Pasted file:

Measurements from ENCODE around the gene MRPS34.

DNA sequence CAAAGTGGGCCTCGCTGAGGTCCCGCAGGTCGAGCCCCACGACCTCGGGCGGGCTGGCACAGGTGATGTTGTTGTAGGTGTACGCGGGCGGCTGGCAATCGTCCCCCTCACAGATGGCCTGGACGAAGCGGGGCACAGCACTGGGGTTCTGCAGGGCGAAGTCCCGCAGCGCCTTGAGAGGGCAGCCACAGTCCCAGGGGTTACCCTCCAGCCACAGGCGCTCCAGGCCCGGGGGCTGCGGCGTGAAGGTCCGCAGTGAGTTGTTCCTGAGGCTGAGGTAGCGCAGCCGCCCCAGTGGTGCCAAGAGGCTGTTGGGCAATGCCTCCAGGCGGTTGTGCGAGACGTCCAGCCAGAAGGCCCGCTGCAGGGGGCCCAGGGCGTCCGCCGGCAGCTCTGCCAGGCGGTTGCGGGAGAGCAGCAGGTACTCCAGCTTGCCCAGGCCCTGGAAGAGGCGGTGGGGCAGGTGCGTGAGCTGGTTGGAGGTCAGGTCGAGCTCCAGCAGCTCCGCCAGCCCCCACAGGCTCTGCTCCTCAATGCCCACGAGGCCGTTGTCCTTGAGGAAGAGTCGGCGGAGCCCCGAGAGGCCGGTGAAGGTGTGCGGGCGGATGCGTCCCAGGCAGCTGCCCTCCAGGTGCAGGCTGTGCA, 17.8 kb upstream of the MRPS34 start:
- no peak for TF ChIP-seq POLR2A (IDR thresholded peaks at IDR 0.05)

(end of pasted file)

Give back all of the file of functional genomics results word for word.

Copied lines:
Measurements from ENCODE around the gene MRPS34.

DNA sequence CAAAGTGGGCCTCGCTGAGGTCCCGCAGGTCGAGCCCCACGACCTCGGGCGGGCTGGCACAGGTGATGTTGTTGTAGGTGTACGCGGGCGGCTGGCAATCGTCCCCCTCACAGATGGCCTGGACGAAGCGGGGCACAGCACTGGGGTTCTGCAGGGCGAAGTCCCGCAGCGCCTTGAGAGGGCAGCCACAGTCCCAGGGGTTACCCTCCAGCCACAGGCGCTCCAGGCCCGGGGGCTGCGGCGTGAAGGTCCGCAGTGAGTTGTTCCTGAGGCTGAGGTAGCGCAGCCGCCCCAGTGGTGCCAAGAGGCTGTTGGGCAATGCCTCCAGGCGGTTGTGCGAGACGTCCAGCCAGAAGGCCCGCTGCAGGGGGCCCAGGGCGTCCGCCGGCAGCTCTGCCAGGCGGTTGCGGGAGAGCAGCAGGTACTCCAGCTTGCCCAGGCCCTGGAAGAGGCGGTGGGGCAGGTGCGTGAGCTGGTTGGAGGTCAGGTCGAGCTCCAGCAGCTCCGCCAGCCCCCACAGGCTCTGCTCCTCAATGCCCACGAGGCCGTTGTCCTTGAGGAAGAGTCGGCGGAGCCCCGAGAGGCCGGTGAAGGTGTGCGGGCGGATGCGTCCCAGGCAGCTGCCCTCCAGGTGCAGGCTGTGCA, 17.8 kb upstream of the MRPS34 start:
- no peak for TF ChIP-seq POLR2A (IDR thresholded peaks at IDR 0.05)